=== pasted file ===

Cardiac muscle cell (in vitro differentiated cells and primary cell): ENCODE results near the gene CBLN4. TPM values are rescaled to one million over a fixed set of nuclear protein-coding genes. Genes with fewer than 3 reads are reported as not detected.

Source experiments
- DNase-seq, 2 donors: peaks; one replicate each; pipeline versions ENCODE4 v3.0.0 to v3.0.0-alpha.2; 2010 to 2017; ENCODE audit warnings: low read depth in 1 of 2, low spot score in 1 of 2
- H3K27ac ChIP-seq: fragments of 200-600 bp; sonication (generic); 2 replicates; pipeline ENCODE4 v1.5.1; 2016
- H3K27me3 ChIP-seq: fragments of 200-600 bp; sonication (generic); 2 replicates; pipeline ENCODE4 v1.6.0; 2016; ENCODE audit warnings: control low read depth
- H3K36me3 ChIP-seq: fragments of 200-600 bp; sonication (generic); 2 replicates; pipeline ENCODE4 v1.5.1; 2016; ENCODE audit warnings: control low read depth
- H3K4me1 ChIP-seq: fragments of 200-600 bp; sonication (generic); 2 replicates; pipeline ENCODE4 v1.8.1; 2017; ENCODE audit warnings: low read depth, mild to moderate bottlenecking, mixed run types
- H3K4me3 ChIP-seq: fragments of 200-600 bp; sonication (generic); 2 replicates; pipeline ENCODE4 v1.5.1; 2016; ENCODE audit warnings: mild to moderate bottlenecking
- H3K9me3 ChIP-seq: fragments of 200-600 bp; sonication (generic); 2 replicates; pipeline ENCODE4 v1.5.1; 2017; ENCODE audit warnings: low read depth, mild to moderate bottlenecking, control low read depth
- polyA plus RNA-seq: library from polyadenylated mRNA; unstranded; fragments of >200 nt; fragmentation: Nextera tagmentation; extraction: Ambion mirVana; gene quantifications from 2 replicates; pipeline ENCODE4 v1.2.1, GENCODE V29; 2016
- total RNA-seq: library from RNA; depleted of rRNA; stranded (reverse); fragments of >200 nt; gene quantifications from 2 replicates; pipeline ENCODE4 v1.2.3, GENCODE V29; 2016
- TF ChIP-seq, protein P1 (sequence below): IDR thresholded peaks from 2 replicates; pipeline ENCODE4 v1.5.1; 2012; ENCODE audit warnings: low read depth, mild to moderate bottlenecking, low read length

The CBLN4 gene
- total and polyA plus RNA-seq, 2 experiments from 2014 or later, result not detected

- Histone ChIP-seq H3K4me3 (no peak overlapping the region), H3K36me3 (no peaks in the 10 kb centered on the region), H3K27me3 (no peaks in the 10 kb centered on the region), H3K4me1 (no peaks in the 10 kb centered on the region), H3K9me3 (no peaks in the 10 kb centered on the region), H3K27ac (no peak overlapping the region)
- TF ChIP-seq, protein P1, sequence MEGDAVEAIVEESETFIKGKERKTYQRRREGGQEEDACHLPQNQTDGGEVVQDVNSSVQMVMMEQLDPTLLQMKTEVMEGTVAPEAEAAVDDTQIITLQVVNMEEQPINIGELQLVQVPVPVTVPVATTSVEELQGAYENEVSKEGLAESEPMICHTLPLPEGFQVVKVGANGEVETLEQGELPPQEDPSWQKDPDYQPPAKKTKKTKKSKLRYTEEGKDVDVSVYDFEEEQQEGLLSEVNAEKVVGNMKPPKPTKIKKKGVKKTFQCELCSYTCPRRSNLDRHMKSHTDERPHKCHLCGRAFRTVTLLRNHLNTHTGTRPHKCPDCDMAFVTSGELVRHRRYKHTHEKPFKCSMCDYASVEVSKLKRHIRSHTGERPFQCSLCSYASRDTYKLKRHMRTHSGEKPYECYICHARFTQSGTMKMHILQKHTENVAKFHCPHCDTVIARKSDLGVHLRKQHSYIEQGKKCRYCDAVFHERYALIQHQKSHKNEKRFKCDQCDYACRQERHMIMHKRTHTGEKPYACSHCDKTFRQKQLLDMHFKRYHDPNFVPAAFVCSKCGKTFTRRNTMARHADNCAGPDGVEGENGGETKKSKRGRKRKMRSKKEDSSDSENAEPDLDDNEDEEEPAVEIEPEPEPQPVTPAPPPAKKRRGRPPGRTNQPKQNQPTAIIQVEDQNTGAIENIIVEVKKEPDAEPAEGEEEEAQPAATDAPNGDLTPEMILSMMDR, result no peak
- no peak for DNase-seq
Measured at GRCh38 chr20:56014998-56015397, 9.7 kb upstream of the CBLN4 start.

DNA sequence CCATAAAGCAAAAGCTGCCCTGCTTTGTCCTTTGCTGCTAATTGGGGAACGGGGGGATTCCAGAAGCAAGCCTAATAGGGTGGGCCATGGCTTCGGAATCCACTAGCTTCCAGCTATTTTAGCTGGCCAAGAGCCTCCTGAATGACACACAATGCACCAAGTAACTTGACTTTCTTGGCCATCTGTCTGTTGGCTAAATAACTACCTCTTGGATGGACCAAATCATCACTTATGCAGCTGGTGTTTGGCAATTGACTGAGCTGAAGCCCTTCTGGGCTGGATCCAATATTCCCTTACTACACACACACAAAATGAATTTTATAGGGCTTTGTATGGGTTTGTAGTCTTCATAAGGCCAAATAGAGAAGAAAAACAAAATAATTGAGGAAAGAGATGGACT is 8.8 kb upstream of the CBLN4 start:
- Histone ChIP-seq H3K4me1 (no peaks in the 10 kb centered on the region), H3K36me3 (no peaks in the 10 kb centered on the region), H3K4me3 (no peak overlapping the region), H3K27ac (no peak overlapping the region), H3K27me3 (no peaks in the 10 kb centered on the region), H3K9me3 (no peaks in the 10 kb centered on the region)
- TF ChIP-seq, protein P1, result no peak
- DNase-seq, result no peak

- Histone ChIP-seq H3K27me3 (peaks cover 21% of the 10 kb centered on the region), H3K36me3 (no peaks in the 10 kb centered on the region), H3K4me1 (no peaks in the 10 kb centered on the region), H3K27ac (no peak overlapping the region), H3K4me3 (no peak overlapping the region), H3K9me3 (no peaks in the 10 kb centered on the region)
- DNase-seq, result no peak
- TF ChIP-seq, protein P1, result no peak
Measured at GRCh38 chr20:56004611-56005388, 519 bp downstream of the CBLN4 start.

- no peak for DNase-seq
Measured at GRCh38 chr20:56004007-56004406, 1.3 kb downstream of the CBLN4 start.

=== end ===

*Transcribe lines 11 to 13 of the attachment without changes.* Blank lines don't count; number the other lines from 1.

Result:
- total RNA-seq: library from RNA; depleted of rRNA; stranded (reverse); fragments of >200 nt; gene quantifications from 2 replicates; pipeline ENCODE4 v1.2.3, GENCODE V29; 2016
- TF ChIP-seq, protein P1 (sequence below): IDR thresholded peaks from 2 replicates; pipeline ENCODE4 v1.5.1; 2012; ENCODE audit warnings: low read depth, mild to moderate bottlenecking, low read length

The CBLN4 gene